Why it pays to under-promise and over-deliver

…rather than the opposite, as this incident–unfortunately caught live on camera–from CES shows:

Reporter Dan Simmons from the BBCs technology show Click managed to break a mobile phone marketed as “unbreakable”, during a demonstration at the Consumer Electronics Show in Las Vegas.

via BBC News – Reporter breaks an unbreakable mobile phone at CES.

Click through to see the video–you’ve got to feel bad for the CEO.

Is there a law that the more assiduously something is promoted as unbreakable, the more likely it is to break in a high-profile and often-embarrassing way?

If a red flag is flying, brazen bold against the blue…

Taking a minute from the grind of analyzing the April Nevada gaming revenues, I figured I’d post this story, which surprisingly hasn’t really been picked up by the Vegas blogosphere. From KLAS:

The Raelian Movement is announcing plans to build a UFOland in Las Vegas where visitors can attend a Happiness Academy and see a full-size replica of a UFO.

Raelians believe that humanity was created by extraterrestrial scientists and they want to share their belief with visitors to Las Vegas. They will also host a museum and a 1000-seat theatre where their spiritual leader, Rael, will give lectures.

"The museum will display all the evidence weve gathered for the past 35 years that shows we were indeed created by scientists — highly advanced human beings from another planet," said Ricky Roehr, leader of the North American Raelian Movement.

He said he expects the UFOland to become one of the most popular destinations in Las Vegas within the next five years.

There is no word on where UFOland will be built.

The Raelians Target Las Vegas for a UFOland – Las Vegas Now |.

If I recall correctly, these are the same folks who announced that they’d cloned a human being several years ago.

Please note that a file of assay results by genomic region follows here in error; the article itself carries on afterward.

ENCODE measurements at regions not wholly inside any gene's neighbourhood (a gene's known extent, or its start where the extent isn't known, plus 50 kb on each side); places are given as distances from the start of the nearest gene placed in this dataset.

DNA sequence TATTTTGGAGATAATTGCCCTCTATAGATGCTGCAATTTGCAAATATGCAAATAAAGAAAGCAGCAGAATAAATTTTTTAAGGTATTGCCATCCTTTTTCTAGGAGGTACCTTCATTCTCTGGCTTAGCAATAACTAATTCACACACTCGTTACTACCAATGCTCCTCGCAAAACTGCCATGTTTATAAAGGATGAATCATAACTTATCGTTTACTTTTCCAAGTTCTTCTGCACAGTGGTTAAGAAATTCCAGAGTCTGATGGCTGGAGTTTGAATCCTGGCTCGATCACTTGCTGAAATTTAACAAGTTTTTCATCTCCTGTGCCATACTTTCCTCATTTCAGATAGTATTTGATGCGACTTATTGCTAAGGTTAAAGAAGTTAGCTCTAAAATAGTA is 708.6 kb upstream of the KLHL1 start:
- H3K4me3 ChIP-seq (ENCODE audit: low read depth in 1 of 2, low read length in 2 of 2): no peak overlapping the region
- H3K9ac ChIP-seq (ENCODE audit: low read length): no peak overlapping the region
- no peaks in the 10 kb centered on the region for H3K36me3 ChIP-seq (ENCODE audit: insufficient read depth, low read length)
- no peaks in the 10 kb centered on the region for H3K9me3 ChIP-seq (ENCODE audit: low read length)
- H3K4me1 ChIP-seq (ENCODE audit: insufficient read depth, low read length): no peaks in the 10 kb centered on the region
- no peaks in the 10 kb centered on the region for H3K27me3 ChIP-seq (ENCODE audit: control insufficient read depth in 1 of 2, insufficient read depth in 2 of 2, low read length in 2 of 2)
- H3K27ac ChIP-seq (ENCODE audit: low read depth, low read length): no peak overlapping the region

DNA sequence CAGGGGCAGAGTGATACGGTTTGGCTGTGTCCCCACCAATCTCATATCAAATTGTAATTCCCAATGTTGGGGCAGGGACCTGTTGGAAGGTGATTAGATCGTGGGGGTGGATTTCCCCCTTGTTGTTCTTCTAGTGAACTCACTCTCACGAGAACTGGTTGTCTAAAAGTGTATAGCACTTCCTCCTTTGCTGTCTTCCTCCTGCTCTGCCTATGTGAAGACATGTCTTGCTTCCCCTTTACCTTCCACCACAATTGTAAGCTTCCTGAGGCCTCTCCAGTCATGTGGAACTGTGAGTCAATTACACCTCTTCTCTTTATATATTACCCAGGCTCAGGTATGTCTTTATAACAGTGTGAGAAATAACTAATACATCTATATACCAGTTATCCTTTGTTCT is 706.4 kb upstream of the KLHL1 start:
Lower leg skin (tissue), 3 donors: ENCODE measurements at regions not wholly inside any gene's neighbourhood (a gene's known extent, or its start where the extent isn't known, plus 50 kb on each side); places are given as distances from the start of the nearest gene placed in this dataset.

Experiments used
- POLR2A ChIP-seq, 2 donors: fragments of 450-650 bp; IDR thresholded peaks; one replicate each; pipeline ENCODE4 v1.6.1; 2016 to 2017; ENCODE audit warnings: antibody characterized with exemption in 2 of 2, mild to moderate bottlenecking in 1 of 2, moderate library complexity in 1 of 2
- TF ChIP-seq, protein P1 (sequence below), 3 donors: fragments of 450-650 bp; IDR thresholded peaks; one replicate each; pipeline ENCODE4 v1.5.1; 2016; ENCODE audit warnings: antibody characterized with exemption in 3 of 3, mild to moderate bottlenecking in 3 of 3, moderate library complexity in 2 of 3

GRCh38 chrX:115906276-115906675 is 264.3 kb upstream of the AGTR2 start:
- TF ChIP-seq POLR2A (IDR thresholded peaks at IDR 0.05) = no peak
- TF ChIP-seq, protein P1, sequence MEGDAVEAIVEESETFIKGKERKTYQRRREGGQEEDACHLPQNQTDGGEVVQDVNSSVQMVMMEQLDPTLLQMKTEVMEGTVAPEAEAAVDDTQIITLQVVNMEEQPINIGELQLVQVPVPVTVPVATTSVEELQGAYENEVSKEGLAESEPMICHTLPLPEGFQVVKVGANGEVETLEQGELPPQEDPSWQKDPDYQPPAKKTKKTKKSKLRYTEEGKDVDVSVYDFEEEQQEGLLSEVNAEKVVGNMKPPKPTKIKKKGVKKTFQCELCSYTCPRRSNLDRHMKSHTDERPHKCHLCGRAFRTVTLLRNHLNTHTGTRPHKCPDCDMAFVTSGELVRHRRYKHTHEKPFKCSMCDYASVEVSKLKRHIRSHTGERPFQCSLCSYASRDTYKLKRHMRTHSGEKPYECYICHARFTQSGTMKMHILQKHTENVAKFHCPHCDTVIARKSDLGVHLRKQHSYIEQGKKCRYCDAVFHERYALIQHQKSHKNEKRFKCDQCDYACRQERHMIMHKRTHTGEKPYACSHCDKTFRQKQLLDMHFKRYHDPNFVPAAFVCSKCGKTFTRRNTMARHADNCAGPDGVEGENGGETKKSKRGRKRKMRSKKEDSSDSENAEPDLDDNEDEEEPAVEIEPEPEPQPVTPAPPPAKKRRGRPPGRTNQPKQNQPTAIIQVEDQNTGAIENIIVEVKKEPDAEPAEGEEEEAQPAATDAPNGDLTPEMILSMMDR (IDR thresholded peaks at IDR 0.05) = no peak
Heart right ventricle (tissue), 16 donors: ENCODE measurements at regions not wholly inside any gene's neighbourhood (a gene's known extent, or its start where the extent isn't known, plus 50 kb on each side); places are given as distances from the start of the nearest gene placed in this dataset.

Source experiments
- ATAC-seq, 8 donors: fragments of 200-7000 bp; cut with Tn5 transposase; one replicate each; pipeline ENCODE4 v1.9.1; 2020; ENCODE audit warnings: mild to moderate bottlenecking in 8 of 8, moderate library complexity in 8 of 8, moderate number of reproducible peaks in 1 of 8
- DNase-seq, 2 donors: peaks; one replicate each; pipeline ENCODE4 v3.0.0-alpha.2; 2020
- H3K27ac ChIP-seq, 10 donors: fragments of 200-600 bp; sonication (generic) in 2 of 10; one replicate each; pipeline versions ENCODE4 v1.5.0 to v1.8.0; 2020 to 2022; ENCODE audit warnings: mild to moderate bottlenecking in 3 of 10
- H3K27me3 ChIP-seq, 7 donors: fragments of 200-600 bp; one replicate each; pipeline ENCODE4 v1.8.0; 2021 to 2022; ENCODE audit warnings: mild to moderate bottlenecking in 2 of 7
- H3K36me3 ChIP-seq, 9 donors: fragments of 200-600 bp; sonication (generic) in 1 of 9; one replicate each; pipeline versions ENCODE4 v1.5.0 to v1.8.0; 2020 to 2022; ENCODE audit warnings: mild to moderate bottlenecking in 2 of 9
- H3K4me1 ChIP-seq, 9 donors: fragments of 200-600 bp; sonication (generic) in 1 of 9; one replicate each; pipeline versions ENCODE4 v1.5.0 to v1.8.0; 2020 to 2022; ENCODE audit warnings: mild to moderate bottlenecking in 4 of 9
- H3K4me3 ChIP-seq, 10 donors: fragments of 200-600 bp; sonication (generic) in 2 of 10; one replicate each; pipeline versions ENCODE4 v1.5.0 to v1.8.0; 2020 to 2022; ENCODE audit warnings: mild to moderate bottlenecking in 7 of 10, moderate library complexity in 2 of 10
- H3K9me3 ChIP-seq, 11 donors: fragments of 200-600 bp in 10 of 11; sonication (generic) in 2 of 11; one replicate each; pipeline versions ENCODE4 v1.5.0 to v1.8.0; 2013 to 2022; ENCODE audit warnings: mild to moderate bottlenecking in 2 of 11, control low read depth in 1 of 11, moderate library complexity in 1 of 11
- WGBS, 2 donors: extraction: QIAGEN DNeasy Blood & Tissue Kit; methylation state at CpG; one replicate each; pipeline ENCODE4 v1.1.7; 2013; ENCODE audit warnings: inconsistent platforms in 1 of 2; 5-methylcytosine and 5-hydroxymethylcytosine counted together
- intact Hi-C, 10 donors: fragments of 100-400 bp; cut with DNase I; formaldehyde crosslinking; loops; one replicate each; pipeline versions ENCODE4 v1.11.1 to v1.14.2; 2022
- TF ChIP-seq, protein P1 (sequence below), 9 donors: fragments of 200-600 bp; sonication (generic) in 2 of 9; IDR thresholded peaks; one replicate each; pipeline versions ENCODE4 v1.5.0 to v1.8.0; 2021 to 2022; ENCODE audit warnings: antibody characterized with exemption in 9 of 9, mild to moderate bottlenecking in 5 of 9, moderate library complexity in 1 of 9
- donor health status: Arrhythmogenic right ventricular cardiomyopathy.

I wonder if they’ve spent much time in Las Vegas, though. Unless Rael is going to do impressions, magic, ventriloquism, comedy, or all four, I can’t see him filling the room.

I’m not entirely convinced that calling their spiritual center “UFOland” and putting it in Las Vegas is the best way to establish their legitimacy. Slot machines did pretty well for the Fosterites, so maybe I’m wrong here.


In 1969, Florida-based fast-food chain Lum’s bought Caesars Palace. Lum’s was best known for their hot dogs and beer, but the company owned a slew of businesses, including the Abner’s family fast food chain (which didn’t serve beer), Dirr’s processed meats, and Eagle Army-Navy stores.

One of the top items on Lum’s menu was the “Lumburger” which was probably just an ordinary burger cooked at Lum’s.

Why is this notable? If you’ve seen Office Space, you already know. If not, here’s a clip of the unforgettable Bill Lumberg in action:

I just picture ordering the burger as being something like this: “Yeaah, I’m going to have to go ahead and ask for a Lumburger, all right? And could you throw some tomatoes on there too? Is that a problem?”

This was funnier in my head than it is on the web.

Mission statement inn

I guess this is what’s going to become of the Cosmopolitan. from the LV Sun:

Hilton Hotels Corp. of Beverly Hills, Calif., said Tuesday its creating an eclectic brand called Denizen Hotels and is working to bring that brand to Las Vegas and other major destinations.

"Denizen Hotels, a lifestyle brand that will attract business and leisure travelers across cultures and generations and has an authenticity that will appeal to today’s sensibilities, will be highlighted by exceptional design and service at an accessible price point," Hilton said in a statement, adding it will be part of Hiltons luxury portfolio that includes the Waldorf Astoria and Conrad Hotels & Resorts brands.

Hilton Hotels launching new brand in Vegas – Las Vegas Sun.

I don’t like pooh-poohing new ideas, but this brief description seems remarkably free of any real meaning. “Lifestyle brand” is empty corporate-speak, and by their very nature most hotels attract a range of travelers from different backgrounds, who have in common one thing: they don’t mind paying for their room. “Exceptional design and service at an accessible price point” is in the eye of the beholder–I certainly wouldn’t take their word for it.

Some specifics would let potential visitors make up their own minds. Obviously, you can’t have that for a “brand concept,” but without those specifics, the brand really doesn’t stand for anything.

Outside of saying, “we’re opening a new hotel,” does this sound like anything besides pretentious babble? In establishing a “brand” before anyone’s stayed in a room, they’ve really put the cart before the horse or, in this case, the room service.

Don’t buy, barter

As more people have less cash, many of them are turning to bartering goods and services. It’s a bold leap back to the Iron Age for America’s formerly fastest-growing metropolis. From the LVRJ:

According to a craigslist spokeswoman, the site has seen a "significant growth in our bartering section as craigslist users get creative to keep their cash in their wallets during this troubling economy."